A shamelessly monotonous cycle of intrigue,
Aside from the affectionate ‘boings’ and the occasionally transportative power of sparkling scenery, this experience feels predominately like a test of endurance.
There were noticeable chuckles as the narrative looped round, but these only signposted this show’s divisiveness. It’s justifiably repetitive, in spite of the surprising jumps of scale and perspective. The bare-bones staging (two Anglepoise-style lamps and a nondescript desk) prove that the art is in the conjuring of the tale. But a question remains over whether an audience can put up with the boredom to reach the philosophical meta-theatrical enlightenment Kiebel proffers.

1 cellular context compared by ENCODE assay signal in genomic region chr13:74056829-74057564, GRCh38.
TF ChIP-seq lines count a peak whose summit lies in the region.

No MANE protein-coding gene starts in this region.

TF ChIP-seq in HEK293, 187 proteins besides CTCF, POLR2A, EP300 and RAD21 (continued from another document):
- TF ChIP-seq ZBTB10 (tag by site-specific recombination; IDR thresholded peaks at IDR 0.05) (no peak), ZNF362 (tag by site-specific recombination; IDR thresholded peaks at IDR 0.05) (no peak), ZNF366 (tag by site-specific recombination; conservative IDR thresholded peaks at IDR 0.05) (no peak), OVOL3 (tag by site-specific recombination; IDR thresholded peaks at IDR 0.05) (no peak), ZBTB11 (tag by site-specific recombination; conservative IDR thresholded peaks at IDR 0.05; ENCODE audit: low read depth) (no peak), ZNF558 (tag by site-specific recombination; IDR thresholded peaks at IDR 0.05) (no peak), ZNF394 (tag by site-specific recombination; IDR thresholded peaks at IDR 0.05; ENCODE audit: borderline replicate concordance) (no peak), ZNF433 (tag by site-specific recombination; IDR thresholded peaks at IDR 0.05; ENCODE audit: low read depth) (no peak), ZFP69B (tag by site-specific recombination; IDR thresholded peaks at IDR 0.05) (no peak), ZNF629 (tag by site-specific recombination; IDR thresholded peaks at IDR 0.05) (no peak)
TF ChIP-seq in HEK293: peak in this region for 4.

Somewhat lazily-inserted mythological elements compound the concern over this performance’s overzealous expansiveness. The core promise of interactivity is lost towards the end, and is also never engaged fully: when Kiebel describes ‘flickering fluorescent lights’ one feels that glowsticks could provide the perfect audience-driven, dynamic visualisation. Each spectator vote requires a split-second hand count which gets a little fatiguing – presumably more so for Kiebel.
Movement and action are what We This Way lacks, surprising given the initial promise of group exploration and discussion. Aside from the affectionate ‘boings’ and the occasionally transportative power of sparkling scenery, this experience feels predominately like a test of endurance.